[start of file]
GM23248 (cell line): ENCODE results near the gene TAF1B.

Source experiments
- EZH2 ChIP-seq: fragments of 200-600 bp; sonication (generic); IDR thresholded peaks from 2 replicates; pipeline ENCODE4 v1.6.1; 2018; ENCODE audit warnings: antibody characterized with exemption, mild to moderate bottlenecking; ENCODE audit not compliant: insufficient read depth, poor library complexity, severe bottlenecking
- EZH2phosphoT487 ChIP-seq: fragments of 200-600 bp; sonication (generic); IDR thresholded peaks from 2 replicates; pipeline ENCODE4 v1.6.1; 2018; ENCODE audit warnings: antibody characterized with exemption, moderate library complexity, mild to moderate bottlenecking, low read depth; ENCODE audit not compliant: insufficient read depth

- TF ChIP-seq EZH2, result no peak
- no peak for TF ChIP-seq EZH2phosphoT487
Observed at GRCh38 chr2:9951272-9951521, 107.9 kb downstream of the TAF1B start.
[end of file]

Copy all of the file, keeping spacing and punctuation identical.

GM23248 (cell line): ENCODE results near the gene TAF1B.

Source experiments
- EZH2 ChIP-seq: fragments of 200-600 bp; sonication (generic); IDR thresholded peaks from 2 replicates; pipeline ENCODE4 v1.6.1; 2018; ENCODE audit warnings: antibody characterized with exemption, mild to moderate bottlenecking; ENCODE audit not compliant: insufficient read depth, poor library complexity, severe bottlenecking
- EZH2phosphoT487 ChIP-seq: fragments of 200-600 bp; sonication (generic); IDR thresholded peaks from 2 replicates; pipeline ENCODE4 v1.6.1; 2018; ENCODE audit warnings: antibody characterized with exemption, moderate library complexity, mild to moderate bottlenecking, low read depth; ENCODE audit not compliant: insufficient read depth

- TF ChIP-seq EZH2, result no peak
- no peak for TF ChIP-seq EZH2phosphoT487
Observed at GRCh38 chr2:9951272-9951521, 107.9 kb downstream of the TAF1B start.